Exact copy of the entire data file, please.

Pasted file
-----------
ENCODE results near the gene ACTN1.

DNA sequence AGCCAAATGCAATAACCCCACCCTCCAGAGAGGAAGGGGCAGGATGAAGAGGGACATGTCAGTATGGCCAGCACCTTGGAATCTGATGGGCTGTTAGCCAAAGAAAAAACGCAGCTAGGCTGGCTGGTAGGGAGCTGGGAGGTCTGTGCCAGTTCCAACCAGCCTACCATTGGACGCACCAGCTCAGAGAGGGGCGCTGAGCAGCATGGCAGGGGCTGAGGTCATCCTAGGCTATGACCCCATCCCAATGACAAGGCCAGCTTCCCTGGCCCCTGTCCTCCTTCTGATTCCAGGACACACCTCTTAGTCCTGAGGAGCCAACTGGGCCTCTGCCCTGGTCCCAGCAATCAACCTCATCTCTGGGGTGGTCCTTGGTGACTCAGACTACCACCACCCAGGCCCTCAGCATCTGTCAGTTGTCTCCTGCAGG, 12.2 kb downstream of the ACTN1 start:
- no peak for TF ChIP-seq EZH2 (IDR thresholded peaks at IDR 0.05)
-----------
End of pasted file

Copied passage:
ENCODE results near the gene ACTN1.

DNA sequence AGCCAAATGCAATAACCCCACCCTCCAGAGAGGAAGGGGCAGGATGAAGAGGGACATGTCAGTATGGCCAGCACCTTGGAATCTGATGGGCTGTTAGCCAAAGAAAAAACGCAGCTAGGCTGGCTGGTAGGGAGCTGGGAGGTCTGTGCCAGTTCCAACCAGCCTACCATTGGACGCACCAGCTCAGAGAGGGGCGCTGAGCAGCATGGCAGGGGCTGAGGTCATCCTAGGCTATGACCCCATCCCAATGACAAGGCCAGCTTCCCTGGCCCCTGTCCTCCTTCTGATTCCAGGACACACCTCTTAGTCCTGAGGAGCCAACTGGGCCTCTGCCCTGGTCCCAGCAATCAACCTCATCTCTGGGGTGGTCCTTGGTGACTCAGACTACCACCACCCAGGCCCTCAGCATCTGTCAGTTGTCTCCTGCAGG, 12.2 kb downstream of the ACTN1 start:
- no peak for TF ChIP-seq EZH2 (IDR thresholded peaks at IDR 0.05)